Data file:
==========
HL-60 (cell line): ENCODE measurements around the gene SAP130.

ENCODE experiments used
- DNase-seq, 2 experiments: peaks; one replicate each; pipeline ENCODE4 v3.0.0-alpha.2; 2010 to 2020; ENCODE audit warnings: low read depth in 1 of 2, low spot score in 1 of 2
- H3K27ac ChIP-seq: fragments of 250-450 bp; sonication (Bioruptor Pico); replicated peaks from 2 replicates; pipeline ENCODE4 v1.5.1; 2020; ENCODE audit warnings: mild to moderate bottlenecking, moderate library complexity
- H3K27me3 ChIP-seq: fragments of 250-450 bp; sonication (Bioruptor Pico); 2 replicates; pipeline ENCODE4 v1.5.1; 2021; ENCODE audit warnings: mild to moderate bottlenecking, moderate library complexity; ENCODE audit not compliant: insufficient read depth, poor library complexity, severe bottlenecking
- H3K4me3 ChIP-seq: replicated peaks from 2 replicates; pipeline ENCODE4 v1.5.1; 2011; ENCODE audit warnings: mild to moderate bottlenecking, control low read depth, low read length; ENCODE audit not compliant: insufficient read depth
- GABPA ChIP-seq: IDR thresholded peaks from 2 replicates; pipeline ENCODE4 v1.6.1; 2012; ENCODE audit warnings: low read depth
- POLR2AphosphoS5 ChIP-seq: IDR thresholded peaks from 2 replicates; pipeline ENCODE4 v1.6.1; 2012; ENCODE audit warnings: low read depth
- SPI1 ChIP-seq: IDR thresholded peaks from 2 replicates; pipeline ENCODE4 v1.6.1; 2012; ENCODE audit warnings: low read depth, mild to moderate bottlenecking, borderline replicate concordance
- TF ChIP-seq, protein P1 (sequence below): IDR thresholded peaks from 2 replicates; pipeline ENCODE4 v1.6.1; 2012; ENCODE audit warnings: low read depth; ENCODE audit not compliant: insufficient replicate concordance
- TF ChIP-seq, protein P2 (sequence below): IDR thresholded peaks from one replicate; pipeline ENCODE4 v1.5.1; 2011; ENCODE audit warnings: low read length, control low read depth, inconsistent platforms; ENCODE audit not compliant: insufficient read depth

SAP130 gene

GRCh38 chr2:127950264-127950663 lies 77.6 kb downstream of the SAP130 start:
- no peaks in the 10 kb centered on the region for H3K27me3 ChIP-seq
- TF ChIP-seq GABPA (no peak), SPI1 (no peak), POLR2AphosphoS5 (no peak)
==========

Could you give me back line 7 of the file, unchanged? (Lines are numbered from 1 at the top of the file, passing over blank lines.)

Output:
- GABPA ChIP-seq: IDR thresholded peaks from 2 replicates; pipeline ENCODE4 v1.6.1; 2012; ENCODE audit warnings: low read depth